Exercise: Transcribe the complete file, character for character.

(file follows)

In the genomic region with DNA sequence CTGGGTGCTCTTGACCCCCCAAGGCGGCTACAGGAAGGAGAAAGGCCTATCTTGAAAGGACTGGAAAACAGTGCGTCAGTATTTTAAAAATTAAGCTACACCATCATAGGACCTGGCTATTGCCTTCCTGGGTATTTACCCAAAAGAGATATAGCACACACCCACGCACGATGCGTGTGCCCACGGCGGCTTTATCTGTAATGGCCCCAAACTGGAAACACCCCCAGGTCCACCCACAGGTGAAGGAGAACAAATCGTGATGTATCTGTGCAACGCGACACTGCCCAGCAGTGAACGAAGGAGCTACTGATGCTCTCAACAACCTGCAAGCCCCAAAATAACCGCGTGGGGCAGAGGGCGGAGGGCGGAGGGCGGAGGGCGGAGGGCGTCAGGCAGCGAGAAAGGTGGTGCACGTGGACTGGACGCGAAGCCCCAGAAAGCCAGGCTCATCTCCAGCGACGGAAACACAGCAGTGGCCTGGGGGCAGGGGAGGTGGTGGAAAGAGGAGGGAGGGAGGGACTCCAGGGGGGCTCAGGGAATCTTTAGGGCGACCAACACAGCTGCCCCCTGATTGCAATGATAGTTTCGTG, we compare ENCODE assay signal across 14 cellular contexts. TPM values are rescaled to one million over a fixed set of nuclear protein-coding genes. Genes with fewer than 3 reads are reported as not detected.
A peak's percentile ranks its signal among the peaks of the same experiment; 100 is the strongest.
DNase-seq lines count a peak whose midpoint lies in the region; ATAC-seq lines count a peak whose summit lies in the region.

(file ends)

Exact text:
In the genomic region with DNA sequence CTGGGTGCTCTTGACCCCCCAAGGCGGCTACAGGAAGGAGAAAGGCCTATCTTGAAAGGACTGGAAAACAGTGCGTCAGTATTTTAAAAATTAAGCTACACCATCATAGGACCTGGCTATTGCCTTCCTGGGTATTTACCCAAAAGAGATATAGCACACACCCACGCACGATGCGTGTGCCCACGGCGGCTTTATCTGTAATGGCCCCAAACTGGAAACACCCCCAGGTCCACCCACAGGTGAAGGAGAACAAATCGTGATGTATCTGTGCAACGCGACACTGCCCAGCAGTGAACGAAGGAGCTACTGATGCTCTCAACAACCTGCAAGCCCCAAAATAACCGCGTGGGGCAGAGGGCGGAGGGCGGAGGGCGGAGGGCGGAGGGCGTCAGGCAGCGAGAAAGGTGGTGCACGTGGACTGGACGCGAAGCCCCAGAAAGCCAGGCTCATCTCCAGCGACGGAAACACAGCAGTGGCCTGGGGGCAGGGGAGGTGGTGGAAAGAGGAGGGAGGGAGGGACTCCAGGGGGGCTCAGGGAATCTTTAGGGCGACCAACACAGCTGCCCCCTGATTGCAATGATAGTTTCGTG, we compare ENCODE assay signal across 14 cellular contexts. TPM values are rescaled to one million over a fixed set of nuclear protein-coding genes. Genes with fewer than 3 reads are reported as not detected.
A peak's percentile ranks its signal among the peaks of the same experiment; 100 is the strongest.
DNase-seq lines count a peak whose midpoint lies in the region; ATAC-seq lines count a peak whose summit lies in the region.